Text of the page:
Well, yes, I don't know if we -- I think I specifically asked. I mean, I think if you look at it from a clients-per-payroll specialist, that's how we look at it. If you went before the upgrade to the new platform we were probably, a few years ago, back in the high 180s and are now closer to 220,000 to 225,000. And so pretty significant increase in the productivity of the number of clients we're able to handle. In addition to that, you have more online functionality that the clients have. So they can get the reports much easier. They're much better reports, I think, and easier to use. And they can also input their payroll online in easier fashion with the new platform we've been on for a couple of years now. So but fundamentally, if you look at it from an operational savings perspective, it's that increase in the number of clients that each specialist can handle. And there's others things like training of new specialists that's much easier and so forth. But that would be the big one.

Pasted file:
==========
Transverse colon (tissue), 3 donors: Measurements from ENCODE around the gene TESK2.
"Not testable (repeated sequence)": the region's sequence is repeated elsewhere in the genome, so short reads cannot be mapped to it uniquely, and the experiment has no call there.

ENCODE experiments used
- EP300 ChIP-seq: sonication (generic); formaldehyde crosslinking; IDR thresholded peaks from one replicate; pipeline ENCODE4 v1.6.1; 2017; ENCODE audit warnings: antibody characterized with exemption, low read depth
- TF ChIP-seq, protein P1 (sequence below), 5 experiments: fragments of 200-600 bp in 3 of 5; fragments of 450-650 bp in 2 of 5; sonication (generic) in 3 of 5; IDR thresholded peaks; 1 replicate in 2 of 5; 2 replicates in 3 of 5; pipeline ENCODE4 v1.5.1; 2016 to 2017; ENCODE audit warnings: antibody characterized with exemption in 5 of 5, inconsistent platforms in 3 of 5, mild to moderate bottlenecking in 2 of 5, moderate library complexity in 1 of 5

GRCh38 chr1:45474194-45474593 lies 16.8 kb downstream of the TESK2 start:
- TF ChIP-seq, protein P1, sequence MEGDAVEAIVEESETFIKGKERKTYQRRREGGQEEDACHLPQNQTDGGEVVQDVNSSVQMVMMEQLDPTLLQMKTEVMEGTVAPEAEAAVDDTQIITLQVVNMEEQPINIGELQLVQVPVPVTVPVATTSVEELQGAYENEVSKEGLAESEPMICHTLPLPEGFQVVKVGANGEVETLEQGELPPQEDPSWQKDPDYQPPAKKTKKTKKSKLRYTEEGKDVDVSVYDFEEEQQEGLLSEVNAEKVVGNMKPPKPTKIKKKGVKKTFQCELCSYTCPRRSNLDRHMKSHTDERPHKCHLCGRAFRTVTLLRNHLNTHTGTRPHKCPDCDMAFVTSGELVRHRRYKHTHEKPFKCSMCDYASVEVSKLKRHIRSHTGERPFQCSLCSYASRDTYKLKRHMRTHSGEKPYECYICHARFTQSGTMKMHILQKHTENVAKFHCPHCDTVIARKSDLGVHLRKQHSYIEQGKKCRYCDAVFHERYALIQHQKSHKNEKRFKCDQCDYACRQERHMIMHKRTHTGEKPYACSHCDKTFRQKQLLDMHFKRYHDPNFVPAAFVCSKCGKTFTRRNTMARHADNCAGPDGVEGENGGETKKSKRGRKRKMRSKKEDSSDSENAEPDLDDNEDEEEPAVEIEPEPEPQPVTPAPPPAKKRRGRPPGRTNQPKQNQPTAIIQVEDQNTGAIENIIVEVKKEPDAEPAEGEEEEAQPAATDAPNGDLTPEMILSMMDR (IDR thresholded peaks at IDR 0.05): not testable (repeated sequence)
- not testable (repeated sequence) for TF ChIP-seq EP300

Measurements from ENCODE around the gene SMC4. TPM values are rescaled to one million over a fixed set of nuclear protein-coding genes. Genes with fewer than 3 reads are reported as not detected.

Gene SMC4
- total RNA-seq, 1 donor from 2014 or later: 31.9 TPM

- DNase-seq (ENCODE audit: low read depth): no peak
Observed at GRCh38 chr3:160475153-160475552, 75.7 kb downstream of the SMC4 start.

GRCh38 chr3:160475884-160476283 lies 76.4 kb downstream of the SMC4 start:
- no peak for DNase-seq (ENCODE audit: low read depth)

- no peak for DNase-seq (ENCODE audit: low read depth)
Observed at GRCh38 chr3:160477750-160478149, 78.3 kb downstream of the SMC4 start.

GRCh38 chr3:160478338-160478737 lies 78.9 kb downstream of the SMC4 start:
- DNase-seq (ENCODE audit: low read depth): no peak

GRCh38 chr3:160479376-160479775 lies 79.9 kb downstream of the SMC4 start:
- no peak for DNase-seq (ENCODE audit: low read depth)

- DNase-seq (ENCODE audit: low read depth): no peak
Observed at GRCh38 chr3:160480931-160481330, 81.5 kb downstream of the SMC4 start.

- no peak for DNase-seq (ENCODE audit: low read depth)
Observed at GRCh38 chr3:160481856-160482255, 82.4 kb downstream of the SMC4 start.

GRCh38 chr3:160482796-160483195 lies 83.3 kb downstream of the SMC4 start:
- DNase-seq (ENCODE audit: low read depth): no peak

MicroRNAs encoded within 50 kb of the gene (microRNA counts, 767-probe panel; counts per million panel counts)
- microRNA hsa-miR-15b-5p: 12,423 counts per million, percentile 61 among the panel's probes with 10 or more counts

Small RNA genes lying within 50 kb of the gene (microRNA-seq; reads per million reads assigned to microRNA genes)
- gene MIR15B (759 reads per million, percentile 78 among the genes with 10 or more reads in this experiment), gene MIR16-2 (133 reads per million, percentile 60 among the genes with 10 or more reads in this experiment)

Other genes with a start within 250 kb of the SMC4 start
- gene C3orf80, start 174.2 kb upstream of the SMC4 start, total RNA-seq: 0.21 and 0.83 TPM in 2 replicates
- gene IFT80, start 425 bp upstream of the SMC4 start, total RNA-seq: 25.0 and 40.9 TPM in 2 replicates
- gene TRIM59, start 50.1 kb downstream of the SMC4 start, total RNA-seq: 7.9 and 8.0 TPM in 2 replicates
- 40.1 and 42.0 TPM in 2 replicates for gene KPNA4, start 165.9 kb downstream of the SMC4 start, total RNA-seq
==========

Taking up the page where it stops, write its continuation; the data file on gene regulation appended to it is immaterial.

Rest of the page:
Efrain Rivera

Well, we don't separately disclose that. I think that you can get a good sense that we've been able to offset a lot of increased IT spending from savings on the upside, which is part of why we've been able to maintain the margins that we've been delivering.

Gary E. Bisbee - Barclays Capital, Research Division

And then just one last question for me. I guess Efrain, now that you've been at the company for several months, any thoughts on your end about maybe having different views than what's been -- what's done historically, whether it's thoughts around reinvestment of the substantial excess capital, and maybe how much cash you need to keep on the balance sheet or any other thoughts around maybe investment versus the constant drive to generate margin gains or anything else? Are you pretty much looking at things similarly to how it's been done historically?

Efrain Rivera